Webscraping, data mining, cookieing… these are just some of the many tactics used by businesses to collect information from other websites for their financial gain. So if a company uses software to “webscrape” information from a third-party website, is it legal? Is it ethical? Google offers webscraping tools, while the courts consistently rule against its users. Either way, it certainly raises some serious security concerns.read more
Our 2015-2016 Global Network & Application Security Report documented that 51% of businesses suffered a DDoS attack in 2015. Further, 90% of businesses suffered some sort of cyber attack during that same period. This is an astonishing number and as network operators, we need to be prepared. DDoS attacks can be a debilitating event to your business, but they don’t have to be. If you’re prepared, you can help control the outcome.read more
We’ve all seen executives boast after a high profile cyberattack outage that they have done all that they can do to prevent a DDoS or other type of cyberattack outage. They suggest that these attacks are inevitable and outages, ergo, are inevitable. However, is this true?read more
Today the Telecom industries provide a wide array of global services that communicate with millions of customers.
This diverse business ecosystem is fraught with increasingly frequent cyber risks. It demands a commitment to cybersecurity that focuses on highly trained personnel, up-to-date solutions, and the right tools to detect, analyses, and respond to threats.read more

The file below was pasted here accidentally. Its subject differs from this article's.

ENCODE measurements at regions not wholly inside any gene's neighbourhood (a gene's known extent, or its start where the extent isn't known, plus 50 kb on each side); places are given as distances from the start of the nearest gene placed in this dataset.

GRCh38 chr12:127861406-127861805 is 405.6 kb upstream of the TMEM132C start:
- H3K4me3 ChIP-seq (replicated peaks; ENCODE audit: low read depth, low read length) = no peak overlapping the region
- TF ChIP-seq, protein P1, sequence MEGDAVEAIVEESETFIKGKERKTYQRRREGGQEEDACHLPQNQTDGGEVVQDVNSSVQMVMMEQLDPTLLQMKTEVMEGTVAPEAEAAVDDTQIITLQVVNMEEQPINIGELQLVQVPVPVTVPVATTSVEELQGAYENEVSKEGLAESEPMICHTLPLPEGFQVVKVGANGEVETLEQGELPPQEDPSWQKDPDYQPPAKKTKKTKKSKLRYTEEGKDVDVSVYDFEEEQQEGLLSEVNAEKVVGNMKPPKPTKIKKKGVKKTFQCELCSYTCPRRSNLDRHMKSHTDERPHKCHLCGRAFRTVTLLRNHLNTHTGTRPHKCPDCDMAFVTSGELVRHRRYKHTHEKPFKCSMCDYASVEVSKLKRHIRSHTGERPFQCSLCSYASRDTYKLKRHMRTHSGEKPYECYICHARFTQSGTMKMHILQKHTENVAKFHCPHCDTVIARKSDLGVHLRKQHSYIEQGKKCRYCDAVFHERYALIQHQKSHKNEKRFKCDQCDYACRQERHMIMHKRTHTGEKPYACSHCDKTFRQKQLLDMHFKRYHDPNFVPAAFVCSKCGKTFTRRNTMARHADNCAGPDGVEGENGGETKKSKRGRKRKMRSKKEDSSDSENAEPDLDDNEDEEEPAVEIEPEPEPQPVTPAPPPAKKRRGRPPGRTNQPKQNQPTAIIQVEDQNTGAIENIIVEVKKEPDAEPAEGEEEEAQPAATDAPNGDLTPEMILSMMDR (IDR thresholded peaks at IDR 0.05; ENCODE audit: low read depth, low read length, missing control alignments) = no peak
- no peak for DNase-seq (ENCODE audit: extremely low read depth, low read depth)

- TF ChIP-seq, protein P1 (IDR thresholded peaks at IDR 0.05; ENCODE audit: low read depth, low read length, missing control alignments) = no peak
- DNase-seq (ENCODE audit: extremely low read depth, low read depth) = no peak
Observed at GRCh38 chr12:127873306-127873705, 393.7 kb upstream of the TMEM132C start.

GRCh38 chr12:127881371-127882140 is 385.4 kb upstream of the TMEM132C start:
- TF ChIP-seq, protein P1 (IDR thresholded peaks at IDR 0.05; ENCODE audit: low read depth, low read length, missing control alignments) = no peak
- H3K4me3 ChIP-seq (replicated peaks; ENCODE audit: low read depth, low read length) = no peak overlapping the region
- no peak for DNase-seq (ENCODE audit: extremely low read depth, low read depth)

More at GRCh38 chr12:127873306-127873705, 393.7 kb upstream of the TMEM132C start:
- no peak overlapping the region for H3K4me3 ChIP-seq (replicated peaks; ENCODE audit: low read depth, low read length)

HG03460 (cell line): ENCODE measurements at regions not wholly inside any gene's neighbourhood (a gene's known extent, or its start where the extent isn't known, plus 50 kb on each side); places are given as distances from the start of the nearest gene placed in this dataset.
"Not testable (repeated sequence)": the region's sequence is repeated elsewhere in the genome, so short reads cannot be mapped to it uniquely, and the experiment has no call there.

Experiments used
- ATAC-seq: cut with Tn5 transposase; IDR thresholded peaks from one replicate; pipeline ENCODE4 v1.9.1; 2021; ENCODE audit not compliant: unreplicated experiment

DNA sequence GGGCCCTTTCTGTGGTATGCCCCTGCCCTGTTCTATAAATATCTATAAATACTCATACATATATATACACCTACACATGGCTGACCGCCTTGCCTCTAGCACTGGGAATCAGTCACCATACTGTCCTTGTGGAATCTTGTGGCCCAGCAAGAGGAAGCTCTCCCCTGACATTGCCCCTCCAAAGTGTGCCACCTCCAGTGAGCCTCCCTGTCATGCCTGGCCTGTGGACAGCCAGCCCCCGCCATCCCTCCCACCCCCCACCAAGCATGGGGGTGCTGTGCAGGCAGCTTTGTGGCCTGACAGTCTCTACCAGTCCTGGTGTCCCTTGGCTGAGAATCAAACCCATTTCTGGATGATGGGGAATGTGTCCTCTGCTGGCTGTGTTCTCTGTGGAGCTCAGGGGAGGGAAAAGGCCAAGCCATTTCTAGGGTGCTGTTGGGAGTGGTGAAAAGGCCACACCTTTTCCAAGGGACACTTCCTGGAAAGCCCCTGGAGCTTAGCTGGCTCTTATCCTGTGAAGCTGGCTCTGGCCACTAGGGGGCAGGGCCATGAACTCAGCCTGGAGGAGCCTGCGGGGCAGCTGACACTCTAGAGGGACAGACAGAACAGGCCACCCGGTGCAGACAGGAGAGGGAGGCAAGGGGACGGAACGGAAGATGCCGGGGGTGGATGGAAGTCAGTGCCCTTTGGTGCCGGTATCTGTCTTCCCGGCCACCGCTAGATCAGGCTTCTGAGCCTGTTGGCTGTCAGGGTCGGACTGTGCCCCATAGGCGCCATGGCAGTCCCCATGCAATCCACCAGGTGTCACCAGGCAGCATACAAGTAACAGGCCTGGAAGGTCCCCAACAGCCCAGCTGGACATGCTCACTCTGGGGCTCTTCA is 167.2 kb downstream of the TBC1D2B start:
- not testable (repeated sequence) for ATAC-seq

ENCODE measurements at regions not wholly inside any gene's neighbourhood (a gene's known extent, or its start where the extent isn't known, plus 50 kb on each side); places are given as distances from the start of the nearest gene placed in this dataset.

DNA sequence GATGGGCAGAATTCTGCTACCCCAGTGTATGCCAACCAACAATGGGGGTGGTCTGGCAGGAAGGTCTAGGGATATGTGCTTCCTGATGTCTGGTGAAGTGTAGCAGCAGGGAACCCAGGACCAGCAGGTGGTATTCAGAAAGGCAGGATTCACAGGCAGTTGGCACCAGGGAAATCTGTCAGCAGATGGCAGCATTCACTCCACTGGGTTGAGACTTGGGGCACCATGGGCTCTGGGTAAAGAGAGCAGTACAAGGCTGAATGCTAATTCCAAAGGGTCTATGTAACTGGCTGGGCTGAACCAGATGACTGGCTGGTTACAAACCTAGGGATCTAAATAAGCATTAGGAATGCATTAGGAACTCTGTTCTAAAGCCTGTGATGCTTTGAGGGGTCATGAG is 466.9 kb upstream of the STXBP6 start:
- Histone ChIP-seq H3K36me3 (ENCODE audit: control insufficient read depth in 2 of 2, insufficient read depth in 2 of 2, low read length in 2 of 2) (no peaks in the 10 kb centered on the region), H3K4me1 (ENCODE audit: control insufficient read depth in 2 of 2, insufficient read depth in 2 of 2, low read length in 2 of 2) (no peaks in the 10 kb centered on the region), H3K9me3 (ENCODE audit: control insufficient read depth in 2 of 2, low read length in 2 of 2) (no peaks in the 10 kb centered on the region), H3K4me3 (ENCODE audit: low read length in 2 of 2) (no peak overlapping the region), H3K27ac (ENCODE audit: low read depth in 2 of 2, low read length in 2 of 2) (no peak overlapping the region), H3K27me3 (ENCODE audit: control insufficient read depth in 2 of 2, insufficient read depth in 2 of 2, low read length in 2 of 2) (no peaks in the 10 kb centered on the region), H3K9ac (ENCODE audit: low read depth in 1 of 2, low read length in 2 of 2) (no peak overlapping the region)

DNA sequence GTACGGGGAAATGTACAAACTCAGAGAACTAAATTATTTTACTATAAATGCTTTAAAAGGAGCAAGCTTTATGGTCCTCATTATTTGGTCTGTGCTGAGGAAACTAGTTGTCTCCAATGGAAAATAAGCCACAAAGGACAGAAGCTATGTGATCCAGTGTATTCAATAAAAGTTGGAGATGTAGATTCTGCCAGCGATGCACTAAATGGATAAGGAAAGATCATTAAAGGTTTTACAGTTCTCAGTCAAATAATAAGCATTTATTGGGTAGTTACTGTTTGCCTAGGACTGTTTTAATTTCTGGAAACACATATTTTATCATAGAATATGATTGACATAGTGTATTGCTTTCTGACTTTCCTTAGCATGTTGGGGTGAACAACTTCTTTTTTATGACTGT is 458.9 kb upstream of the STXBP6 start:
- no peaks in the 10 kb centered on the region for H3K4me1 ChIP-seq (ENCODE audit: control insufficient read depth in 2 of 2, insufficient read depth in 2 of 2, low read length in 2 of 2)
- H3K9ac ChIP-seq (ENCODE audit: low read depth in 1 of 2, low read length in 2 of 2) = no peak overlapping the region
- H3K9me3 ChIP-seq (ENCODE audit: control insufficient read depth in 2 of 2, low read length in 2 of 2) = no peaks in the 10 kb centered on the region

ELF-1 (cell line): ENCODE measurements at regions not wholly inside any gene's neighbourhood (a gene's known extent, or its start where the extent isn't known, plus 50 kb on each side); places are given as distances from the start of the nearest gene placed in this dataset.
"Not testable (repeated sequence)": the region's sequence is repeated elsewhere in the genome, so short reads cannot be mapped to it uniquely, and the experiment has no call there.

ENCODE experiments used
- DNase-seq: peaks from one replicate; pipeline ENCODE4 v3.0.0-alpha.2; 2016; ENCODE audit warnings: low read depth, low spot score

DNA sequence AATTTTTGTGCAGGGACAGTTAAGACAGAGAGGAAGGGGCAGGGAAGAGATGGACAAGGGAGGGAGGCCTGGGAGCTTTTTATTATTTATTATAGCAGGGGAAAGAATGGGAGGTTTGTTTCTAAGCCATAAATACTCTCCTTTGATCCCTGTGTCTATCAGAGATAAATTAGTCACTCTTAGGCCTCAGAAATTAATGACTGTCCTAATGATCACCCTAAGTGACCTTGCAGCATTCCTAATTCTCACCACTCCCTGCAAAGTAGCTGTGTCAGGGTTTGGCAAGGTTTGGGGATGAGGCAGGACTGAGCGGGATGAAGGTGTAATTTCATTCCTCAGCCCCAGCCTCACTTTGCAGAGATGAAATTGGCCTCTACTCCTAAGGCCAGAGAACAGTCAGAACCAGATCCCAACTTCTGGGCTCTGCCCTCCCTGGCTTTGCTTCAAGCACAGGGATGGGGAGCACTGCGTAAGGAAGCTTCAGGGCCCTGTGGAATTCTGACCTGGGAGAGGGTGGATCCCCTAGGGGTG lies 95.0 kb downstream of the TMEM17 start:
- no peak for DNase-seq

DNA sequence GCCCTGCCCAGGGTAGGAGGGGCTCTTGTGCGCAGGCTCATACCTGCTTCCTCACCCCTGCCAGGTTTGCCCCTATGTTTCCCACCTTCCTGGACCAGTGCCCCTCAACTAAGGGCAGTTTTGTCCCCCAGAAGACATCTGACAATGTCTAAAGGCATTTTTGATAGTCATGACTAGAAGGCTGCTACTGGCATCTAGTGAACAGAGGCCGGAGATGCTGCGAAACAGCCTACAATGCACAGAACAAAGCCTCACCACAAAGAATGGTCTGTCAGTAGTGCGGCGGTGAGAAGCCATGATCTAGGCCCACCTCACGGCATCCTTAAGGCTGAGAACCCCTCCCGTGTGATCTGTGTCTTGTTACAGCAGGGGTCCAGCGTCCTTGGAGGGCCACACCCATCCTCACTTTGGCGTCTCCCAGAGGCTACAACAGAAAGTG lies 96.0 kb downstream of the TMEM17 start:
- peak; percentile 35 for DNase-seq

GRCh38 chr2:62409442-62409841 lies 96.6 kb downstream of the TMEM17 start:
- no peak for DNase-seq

What’s the price of a second?
When Amazon.com went down for 20 minutes earlier this month, it cost the ecommerce giant an estimated $3.75 million – $3,125 per second.
Many other sites are leaving money on the table even when their sites are fully operational. The 2016 State of the Union: Multi-Industry Web Performance (Desktop Edition) found that most travel, news, and sports sites fail one of the most fundamental tests of web performance: load time.read more
Schools are getting more sophisticated; there is no doubt about it. My kids recently had an "emergency study exercise" in grade-school where they needed to log in to the school system from home and participate in an online classroom, listen to a session and answer some questions. The idea was to see if the school was prepared for emergency situations, where the kids couldn’t attend school for some reason, but they could continue studying remotely. I thought that was pretty cool.
I also learned recently about a high school in our area where all the classroom activity is conducted online. The students have no books, no notebooks – only their laptop.read more
Over the last decade the technology industry has grown by leaps and bounds. Along with this rapid growth, cyber-attacks have evolved in parallel at an alarming rate. Part of this growth can be attributed to the growing number of markets and attack services available to the public.read more
I do a lot of my purchases through online and physical ‘superstores’ that provide a one-stop shopping experience. I do this because I am confident that they have what I want, when I want it. It is convenient to know that I can always have access to the items that I need without having to resort to an involved search and discovery process. An interesting side effect of this process was that the purchasing and delivery of my items became more efficient. There are processes and components that can be streamlined based on the ‘superstore’ model through unified shopping carts, consistent interfaces, and other functions.read more